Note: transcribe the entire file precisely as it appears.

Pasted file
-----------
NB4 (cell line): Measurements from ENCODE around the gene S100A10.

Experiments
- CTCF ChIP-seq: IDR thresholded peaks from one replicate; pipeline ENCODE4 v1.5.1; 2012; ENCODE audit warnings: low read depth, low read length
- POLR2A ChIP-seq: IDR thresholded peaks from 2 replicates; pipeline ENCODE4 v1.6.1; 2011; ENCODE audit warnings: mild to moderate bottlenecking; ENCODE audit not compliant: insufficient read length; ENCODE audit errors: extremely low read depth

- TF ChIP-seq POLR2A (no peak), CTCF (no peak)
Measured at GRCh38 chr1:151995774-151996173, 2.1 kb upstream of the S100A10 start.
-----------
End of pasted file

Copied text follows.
NB4 (cell line): Measurements from ENCODE around the gene S100A10.

Experiments
- CTCF ChIP-seq: IDR thresholded peaks from one replicate; pipeline ENCODE4 v1.5.1; 2012; ENCODE audit warnings: low read depth, low read length
- POLR2A ChIP-seq: IDR thresholded peaks from 2 replicates; pipeline ENCODE4 v1.6.1; 2011; ENCODE audit warnings: mild to moderate bottlenecking; ENCODE audit not compliant: insufficient read length; ENCODE audit errors: extremely low read depth

- TF ChIP-seq POLR2A (no peak), CTCF (no peak)
Measured at GRCh38 chr1:151995774-151996173, 2.1 kb upstream of the S100A10 start.